Ned and his family walked out onto the stage: to the sounds of The Rolling Stones' "Street Fighting Man" and after his inspiring speech, he walked off the stage and into the enthusiastic crowd to "I Won't Back Down by Tom Petty and one of his personal faves, "Rock the Boat by Inner Circle. As the party progresed, on came "A Beautiful Day" (U2), "Peace Train" (10,000 Maniacs), "The Best Day Ever" (Spongebob Squarepants), "Jump, Jive and Wail" (Louis Prima), "Walk of Life" (Dire Straits), "A Mi Manera (My Way)" (Gypsy Kings), "Forever Young" (Alphaville), "Chimes of Freedom" (The Byrds), the coolest remix of the Stevie Nicks/Fleetwood Mac classic "Landslide," "Hard Traveling" (Woody Guthrie), "With a Little Help From My Friends" (Joe Cocker), "Stand By Me" (Ben E. King) and "Accentuate the Positive" (Dr. John).

I don't know about you, but I'd sure as hell rather have someone in the Senate who can groove to Natalie Merchant, Michael Stipe, Bob Marley, Joni Mitchell, Dylan, Woody Guthrie, Sponge Bob and... THE RAMONES than some uptight, out-of-touch, reactionary relic who thinks demonizing young people and pop culture is a way to inspire fear and fear-based support (ala Bush) in parents concerned about cultural trends that have moved faster than they have. Lieberman is too dial-up and culturally, too pre-9-11 for a progressive, educated state like Connecticut. I wish there were Ned Lamonts willing to get involved in politics all over the country!


I forgot to mention that clicking right here will offer you an opportunity to help Ned Lamont finance his courageous campaign to unseat one of the worst Democratic Party legislators in the country, Joe "V-Chip" Lieberman. Join the grassroots movement of people sending in $10 and $20 contributions to offset the lobbyists and reactionaries who are pouring huge sums into Lieberman's campaign warchest so they can continue to count on him to support every cockamamie pro-corporate scheme to rip off consumers that comes down the turnpike-- or at least down Pennsylvania Avenue. And remember, if you like U2, R.E.M., the Rolling Stones, Bob Marley, Fleetwood Mac, SpongeBob, Dylan, Bowie, Ben E. King and Dire Straits music at least you know you have a chance to support someone whose head is in the same century as yours. On the other hand, if you want to kill rock'n'roll and drive the joy out of living, maybe the other guy is the right candidate for you!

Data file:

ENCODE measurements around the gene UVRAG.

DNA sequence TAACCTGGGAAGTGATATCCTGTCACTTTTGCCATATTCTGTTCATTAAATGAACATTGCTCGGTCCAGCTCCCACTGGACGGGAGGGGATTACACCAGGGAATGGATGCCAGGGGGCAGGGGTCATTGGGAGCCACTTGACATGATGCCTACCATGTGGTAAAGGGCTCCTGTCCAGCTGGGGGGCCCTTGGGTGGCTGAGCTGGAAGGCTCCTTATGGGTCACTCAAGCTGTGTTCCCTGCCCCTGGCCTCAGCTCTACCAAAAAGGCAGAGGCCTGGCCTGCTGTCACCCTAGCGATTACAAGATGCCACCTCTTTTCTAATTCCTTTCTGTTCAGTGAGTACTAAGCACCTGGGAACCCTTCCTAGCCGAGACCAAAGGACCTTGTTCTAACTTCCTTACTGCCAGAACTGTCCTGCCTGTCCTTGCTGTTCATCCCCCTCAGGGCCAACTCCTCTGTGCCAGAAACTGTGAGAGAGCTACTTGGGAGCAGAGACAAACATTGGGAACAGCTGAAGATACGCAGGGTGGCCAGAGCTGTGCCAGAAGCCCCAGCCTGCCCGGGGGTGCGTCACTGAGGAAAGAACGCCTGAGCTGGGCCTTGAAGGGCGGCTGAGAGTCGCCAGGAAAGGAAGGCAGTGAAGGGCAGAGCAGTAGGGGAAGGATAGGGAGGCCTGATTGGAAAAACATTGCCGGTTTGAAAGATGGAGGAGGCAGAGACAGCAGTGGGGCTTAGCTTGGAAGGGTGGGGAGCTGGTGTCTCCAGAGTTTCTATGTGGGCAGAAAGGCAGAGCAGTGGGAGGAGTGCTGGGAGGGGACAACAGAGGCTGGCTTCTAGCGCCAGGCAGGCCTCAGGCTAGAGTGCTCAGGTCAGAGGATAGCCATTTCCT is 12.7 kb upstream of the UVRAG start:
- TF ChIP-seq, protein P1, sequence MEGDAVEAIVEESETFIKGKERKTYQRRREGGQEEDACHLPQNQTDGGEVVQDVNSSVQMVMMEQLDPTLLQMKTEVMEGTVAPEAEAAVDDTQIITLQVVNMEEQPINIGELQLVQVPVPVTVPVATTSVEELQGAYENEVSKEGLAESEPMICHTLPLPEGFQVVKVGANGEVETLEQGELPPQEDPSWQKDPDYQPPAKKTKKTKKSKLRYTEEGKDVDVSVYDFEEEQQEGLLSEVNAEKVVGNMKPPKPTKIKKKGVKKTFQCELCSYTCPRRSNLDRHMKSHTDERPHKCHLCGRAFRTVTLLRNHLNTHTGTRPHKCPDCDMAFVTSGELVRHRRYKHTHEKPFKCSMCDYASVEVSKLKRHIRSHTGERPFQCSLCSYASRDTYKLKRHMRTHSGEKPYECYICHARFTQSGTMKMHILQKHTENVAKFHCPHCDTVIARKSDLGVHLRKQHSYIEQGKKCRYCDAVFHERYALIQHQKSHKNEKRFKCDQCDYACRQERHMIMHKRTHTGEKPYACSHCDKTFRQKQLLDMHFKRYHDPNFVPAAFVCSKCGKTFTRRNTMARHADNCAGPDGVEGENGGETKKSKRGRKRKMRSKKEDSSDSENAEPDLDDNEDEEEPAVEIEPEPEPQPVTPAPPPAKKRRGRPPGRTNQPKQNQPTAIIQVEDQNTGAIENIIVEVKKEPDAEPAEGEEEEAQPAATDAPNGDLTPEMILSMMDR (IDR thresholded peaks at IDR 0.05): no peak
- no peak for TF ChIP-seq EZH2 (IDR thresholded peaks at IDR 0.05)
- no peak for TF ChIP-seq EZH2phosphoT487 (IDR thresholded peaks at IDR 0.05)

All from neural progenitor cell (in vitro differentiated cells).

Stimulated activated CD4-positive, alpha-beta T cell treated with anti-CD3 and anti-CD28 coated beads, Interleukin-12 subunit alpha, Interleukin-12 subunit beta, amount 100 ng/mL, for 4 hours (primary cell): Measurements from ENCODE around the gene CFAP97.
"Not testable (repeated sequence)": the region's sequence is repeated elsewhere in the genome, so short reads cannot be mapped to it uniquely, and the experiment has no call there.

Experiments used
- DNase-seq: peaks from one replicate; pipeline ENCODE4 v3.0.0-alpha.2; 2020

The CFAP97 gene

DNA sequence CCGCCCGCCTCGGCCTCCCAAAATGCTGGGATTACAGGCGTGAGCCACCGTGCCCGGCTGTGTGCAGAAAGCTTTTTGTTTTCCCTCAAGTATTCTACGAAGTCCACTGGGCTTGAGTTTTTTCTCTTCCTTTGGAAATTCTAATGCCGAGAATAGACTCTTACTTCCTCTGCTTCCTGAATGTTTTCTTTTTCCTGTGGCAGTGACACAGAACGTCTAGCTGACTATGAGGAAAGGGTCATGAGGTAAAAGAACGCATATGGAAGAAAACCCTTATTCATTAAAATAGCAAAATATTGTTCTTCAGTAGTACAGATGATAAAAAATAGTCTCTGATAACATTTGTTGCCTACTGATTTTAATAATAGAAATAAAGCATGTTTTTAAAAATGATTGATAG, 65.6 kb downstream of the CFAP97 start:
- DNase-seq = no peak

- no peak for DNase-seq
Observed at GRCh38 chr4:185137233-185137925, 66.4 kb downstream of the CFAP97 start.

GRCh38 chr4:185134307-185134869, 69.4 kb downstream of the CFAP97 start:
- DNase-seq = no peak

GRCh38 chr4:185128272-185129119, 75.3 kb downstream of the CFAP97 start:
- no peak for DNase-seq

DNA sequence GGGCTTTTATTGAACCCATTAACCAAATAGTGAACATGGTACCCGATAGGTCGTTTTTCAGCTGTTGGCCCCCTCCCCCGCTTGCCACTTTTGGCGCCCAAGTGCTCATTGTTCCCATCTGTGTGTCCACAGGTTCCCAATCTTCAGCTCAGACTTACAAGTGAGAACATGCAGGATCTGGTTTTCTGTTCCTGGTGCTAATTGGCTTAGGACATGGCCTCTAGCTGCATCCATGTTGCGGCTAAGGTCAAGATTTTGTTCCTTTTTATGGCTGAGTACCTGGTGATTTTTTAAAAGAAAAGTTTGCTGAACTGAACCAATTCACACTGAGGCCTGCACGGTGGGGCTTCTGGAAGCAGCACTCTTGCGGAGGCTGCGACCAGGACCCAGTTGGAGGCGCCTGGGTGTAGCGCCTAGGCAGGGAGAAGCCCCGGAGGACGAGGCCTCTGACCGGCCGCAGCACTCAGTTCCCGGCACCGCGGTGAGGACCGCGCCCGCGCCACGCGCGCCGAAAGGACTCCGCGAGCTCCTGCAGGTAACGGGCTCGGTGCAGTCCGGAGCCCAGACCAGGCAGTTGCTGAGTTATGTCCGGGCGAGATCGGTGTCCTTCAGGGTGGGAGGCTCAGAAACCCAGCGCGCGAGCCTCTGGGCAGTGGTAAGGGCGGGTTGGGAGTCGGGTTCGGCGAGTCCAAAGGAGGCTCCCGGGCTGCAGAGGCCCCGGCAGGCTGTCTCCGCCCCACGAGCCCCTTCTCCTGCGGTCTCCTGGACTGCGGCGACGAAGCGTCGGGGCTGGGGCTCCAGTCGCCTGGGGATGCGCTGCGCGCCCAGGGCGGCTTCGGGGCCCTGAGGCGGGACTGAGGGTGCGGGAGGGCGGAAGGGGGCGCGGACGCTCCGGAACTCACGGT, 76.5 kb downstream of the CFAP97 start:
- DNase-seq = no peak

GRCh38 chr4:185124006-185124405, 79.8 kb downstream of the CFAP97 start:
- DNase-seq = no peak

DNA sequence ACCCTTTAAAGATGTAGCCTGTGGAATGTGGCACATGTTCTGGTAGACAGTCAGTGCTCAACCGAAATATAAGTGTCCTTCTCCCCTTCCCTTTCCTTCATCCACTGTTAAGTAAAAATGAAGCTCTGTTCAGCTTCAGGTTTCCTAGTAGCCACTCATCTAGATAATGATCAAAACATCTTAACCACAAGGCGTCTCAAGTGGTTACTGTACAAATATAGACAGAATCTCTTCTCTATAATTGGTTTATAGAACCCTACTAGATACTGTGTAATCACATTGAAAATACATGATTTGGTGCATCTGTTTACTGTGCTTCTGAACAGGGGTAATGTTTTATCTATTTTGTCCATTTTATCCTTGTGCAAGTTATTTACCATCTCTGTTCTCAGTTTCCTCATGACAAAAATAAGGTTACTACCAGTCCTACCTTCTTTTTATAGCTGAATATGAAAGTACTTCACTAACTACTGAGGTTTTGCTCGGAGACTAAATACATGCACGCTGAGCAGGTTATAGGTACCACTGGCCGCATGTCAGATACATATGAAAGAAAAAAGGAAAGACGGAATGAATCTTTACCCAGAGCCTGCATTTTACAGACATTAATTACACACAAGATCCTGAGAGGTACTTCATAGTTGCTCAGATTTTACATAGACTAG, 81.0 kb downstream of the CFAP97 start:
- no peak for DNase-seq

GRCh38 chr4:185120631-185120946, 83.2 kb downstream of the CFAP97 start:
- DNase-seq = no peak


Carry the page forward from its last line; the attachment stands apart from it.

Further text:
Just because Joe Lieberman tried to kill rock'n'roll, it doesn't mean that he doesn't like music. A mutual friend sent me this little video of all the right-wing faves that Lieberman well may be grooving to while he's plotting how to censor musicians and songwriters.


At 6:58 PM, Blogger FaulknA said...

"So what can you tell about a man from the music he plays at a highly public event like this?"

Quite a bit in my experience. Ned wins my vote hands down.

At 9:14 PM, Blogger zombie rotten mcdonald said...

Loserman is coming out against my Senator Russ.

Ned at least name-checks hometown boyt da Bodeans, he's got my dough.

At 7:36 AM, Anonymous Anonymous said...

Thank you again, for emphasizing the upbeat aspects of the announcement. I couldn't make it to Hartford yesterday, but bloggers who attended --even the skeptical-- said Ned "rocked."
What was predictable, knowing Lieberman, was that the local tv, in an effort to be "fair" and "balanced," placed Joe's staffer's negative spew at the end of the coverage, in an effort to make the Lamont campaign look negative. That's a typical Lieberman moment, where you're not sure you're living even in the same country. Address the facts & Gerstein I, II & III will yell attack.

At 12:17 PM, Anonymous Anonymous said...

I'm a music programmer and video producer myself so these kinds of selections are pretty important to me as well. A window into the soul, so to speak.

I seem to remember during one of the Dem. Presidential Primary debates one of the questions to all the candidates was favorite music choice. Kerry's was Bruce Springsteen, Dean's was Wyclef Jean and Lieberman's was, like, Kate Smith or something equally lame and completely out of touch. (Or wait...maybe that was Al Capp fighting with John Lennon). At any rate, they're both scolding and pointless.